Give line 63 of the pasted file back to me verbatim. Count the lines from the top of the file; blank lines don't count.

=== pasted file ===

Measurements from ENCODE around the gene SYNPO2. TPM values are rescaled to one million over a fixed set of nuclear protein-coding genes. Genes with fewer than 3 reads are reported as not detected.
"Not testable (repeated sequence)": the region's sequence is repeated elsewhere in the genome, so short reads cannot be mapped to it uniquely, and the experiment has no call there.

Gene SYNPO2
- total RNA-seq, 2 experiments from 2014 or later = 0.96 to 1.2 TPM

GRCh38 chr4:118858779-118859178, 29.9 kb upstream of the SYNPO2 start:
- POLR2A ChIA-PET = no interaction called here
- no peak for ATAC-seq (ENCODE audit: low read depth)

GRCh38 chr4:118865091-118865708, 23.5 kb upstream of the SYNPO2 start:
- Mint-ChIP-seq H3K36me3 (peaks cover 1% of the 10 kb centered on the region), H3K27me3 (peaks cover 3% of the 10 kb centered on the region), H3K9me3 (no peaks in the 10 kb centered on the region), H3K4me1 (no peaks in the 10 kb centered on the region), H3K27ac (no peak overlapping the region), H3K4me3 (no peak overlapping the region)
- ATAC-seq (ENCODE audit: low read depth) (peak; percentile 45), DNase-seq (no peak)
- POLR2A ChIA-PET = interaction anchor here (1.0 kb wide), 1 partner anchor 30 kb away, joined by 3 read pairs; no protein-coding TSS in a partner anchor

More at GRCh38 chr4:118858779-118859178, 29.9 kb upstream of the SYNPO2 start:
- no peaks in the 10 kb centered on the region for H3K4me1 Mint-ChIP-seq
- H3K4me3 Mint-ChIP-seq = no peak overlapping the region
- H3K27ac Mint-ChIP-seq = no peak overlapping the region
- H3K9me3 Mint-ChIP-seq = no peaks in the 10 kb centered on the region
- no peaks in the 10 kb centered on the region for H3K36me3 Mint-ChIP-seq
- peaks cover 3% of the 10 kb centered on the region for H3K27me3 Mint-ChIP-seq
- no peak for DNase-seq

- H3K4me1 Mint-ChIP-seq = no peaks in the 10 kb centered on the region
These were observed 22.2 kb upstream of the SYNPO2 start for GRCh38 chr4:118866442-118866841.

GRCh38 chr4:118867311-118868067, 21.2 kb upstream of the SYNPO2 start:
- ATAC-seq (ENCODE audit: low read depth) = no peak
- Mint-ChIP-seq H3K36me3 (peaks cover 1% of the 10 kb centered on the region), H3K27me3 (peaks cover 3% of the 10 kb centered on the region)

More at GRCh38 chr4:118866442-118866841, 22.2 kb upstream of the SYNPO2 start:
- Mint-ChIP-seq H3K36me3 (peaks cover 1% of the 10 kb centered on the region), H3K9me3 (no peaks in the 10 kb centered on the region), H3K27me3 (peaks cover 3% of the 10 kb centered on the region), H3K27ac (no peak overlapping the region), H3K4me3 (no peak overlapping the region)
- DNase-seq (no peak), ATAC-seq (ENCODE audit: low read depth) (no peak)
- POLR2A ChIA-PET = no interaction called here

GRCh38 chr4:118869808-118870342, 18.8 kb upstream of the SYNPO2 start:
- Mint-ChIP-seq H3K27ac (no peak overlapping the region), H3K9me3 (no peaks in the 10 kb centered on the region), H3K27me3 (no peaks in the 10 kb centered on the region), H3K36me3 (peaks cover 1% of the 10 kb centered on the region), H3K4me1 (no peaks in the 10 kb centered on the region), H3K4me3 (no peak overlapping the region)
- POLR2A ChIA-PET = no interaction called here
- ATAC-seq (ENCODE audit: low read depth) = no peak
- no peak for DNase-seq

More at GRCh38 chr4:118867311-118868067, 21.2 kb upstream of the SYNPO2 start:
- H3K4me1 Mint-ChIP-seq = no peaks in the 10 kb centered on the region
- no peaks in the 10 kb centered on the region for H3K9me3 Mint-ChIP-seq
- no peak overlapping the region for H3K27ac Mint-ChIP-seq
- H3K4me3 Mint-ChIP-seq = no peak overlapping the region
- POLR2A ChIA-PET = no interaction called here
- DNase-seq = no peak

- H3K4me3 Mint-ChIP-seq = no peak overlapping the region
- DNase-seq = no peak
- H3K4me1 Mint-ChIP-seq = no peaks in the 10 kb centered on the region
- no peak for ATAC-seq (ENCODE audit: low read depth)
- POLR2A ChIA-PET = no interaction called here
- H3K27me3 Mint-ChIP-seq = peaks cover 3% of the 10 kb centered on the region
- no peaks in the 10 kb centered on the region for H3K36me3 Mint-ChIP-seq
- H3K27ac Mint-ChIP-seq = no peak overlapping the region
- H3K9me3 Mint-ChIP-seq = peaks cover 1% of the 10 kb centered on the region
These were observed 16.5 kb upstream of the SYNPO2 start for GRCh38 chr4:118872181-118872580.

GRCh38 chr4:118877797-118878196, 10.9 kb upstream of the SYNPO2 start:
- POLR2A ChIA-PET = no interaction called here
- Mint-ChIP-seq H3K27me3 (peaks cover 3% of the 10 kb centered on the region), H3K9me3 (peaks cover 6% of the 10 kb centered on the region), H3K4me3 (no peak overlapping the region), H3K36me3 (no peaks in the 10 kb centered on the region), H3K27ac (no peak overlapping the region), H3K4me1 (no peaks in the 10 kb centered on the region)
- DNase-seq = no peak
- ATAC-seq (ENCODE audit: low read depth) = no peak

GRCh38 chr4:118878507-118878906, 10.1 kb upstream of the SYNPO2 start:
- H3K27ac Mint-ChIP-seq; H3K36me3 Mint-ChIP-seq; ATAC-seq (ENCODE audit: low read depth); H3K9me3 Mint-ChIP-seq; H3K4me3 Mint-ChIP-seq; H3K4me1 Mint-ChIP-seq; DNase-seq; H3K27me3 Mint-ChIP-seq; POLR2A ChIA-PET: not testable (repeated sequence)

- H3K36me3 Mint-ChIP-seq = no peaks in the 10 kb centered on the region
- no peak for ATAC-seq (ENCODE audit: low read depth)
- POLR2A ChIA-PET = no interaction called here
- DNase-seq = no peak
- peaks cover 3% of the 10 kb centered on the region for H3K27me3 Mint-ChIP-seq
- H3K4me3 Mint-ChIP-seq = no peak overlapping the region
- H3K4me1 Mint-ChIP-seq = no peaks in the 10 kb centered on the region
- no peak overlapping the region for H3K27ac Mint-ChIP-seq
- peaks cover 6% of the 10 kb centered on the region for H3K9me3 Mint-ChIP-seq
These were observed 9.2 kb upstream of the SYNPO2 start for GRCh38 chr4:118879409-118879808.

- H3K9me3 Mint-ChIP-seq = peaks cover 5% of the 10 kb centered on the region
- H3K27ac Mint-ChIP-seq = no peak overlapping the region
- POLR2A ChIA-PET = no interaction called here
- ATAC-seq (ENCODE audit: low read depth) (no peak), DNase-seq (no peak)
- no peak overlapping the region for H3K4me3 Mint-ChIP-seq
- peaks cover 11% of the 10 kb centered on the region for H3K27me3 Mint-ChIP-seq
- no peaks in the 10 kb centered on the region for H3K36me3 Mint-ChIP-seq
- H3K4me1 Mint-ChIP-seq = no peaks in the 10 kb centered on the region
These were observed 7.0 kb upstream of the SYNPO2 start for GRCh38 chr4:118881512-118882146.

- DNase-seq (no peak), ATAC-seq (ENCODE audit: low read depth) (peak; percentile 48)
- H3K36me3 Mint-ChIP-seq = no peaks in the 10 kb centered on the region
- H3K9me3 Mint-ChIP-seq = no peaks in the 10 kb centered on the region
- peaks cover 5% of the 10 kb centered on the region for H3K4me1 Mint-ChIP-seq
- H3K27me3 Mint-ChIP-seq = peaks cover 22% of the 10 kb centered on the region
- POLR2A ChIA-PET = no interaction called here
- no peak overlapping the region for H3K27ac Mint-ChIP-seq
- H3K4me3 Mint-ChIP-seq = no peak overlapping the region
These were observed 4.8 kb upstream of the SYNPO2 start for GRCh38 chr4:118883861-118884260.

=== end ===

- H3K4me3 Mint-ChIP-seq = no peak overlapping the region